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Kurt Sutter learns to let go of being a 'control freak' for 'Southpaw'




Forest Whitaker and Jake Gyllenhaal in
Forest Whitaker and Jake Gyllenhaal in "Southpaw."
Scott Garfield/The Weinstein Company

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Kurt Sutter makes his feature film debut as the screenwriter of "Southpaw," a boxing movie starring Jake Gyllenhaal and directed by Antoine Fuqua which hits theaters this Friday. Gyllenhaal plays a boxer who is fighting a custody battle for his young daughter and fighting to regain stability as his life spirals out of control.

Sutter has worked mostly in television. He created "Sons of Anarchy" and was a writer/producer on "The Shield" for seven years. He's currently working on "The Bastard Executioner," a new series for FX.

Sutter talked with the Frame's John Horn about making his feature debut with "Southpaw," working in TV versus film and why his next project is a 14th-century Welsh period drama.

 

Interview highlights

While working on the screenplay for "Southpaw," Sutter drew inspiration from the life and struggles of rapper Eminem, who was originally planned to play the lead part in the film. Giving up this plan wasn't an easy one. 

Initially it was very difficult to see it as anything else other than what I had written it for. I was like, "Oh I don't know, Jake [Gyllenhaal], I love him as an actor but..." Then I met with Jake and Antoine [Fuqua], who was attached to direct at that point. He was incredibly passionate about the project and Jake had all this insight into who this guy was. He had done a lot of research. Suddenly, I saw it not as necessarily an allegory or a biographic piece, but as sort of a standalone story of redemption.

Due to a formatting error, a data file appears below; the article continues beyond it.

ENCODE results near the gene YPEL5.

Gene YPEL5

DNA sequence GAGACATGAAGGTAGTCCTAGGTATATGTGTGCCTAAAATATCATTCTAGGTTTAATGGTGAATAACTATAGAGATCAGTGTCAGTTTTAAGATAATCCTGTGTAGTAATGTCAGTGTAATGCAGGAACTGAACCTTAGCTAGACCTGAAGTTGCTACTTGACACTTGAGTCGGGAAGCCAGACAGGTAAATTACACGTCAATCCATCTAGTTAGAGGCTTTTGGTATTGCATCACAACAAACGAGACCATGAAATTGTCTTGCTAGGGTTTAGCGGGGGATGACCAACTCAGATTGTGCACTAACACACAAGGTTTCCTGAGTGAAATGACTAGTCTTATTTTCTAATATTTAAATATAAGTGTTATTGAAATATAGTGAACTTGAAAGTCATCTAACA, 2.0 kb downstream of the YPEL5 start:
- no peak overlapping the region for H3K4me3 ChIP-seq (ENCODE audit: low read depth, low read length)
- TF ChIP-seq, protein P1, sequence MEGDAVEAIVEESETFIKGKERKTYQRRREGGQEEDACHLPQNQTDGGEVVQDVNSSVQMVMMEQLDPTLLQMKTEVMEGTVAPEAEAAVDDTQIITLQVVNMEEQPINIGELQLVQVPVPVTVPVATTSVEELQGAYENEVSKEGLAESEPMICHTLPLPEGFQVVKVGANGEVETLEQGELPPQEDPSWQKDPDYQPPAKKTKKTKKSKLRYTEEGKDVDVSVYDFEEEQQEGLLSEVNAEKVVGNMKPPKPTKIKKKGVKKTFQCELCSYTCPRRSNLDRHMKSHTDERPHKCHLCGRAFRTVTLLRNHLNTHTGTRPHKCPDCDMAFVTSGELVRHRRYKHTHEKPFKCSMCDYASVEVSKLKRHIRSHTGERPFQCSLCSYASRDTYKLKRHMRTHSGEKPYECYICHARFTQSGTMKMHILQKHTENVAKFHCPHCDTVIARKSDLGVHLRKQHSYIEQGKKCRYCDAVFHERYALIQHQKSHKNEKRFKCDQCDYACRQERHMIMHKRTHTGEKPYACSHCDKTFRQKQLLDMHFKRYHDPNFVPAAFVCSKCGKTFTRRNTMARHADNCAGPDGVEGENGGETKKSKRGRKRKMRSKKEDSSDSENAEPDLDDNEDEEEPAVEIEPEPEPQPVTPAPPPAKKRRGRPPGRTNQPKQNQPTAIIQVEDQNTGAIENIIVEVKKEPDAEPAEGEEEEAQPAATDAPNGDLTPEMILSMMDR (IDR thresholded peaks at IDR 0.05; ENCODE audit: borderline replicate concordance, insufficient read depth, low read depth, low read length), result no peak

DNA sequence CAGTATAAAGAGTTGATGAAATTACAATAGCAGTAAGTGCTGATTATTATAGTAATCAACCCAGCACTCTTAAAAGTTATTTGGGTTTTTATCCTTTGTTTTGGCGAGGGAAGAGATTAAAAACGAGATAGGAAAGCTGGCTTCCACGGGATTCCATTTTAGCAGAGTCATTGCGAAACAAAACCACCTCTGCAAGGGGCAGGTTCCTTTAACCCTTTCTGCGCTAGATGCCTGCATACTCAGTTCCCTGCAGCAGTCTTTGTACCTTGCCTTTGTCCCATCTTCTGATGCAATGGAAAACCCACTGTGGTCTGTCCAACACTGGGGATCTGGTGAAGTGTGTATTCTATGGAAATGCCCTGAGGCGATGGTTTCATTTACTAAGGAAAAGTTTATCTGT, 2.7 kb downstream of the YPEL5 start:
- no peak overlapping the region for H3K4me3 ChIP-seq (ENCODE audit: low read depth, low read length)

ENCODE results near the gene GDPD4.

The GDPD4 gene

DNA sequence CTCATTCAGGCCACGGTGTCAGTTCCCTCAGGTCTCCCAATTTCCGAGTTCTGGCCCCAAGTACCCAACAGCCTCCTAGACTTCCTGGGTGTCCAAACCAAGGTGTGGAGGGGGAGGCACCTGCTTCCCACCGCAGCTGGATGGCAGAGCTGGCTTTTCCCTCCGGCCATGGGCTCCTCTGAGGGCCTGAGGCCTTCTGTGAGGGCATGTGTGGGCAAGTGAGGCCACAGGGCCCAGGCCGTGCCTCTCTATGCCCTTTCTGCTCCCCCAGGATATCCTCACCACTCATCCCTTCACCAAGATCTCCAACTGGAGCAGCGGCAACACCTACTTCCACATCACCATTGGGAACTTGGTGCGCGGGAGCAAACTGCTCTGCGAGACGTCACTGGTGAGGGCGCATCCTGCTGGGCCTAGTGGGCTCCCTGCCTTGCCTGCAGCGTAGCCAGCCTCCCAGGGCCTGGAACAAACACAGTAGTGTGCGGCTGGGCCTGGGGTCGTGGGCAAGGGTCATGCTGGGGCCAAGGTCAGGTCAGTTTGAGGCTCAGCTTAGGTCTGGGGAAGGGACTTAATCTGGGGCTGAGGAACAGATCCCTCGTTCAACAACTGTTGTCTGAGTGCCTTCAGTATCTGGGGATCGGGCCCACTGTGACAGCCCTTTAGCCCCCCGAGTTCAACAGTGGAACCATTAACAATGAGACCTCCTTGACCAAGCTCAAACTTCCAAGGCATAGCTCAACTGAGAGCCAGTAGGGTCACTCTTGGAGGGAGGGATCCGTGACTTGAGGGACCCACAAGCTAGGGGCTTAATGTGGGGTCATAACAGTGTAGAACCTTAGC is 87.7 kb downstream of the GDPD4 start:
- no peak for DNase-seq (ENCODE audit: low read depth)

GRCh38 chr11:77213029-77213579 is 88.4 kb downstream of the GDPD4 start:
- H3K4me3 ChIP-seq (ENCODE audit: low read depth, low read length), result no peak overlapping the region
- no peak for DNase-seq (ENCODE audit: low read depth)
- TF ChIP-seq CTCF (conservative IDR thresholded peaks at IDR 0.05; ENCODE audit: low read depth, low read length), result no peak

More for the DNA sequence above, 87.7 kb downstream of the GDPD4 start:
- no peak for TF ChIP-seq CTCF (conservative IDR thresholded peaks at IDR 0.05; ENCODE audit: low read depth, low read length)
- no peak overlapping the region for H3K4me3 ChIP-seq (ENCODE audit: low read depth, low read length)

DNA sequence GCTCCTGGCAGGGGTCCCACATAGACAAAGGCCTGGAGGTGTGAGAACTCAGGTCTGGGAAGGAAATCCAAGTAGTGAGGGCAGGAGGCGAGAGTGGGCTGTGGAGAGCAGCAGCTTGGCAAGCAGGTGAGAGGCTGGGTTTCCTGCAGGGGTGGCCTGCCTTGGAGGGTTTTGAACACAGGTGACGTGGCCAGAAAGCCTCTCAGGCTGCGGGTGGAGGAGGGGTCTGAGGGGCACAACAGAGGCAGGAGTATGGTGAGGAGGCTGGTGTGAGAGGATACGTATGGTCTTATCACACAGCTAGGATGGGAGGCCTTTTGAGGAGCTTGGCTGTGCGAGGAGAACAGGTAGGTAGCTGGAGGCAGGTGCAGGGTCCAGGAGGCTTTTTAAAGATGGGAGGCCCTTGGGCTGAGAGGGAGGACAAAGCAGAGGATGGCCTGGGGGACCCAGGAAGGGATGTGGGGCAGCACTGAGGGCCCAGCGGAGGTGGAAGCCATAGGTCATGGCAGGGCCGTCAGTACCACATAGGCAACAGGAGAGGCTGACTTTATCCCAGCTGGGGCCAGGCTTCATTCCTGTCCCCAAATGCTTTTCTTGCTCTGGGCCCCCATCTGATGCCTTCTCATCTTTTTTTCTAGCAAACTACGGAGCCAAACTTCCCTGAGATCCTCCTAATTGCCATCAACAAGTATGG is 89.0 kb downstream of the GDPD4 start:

When I met with Jake and got his perspective and Antoine's perspective  — it was interesting for me as a guy who is perhaps a little bit of a control freak — I realized, "Oh, this is bigger than I thought it was. It's bigger and other people have a different perspectives. It's sort of a story on to its own." Truthfully, that became the process for the whole movie. For me it was an exercise in letting go, you know?

Relinquishing control is something that does not come naturally to you?

No it does not, my friend. Some of it was — I was back on the last season for "Sons [of Anarchy]" and my time was limited. It really got to that point where I had to hand it over to Jake and Antoine.

One of the things that is certainly prevalent in the narrative of this film is that there are two sides to the characters that we meet. Billy Hope, played by Gyllenhaal, is very savage in the ring. He's got an anger management problem, and yet he is a gentle father and a loving husband. Is that something that you wanted to make this movie about outside of the boxing and outside of the redemption that happens inside the ring? The redemption that a man can go through when he is faced with a tragedy? 

Yeah. I think that it's always an interesting conflict for a character, or a man in general, who has those sort of savage impulses to life. When buttons get pushed the reaction goes to 10, you know? The result of that creates a lot of wreckage, burns a lot of bridges, and yet the flip side of that passion is a guy who is incredibly sensitive, doesn't have many friends, and is very connected to the single people in his life. So it's a big difference but I think it's sort of an organic one.

This is your first produced feature film screenplay. At the time it had been in development and kicking around you probably did three or four seasons of "Sons of Anarchy"?

Two into three.

So a lot of filmmakers right now are going from film into TV. You're kind of doing the reverse commute. Do you understand why they're going in one direction, and does it make sense that you went in the opposite direction?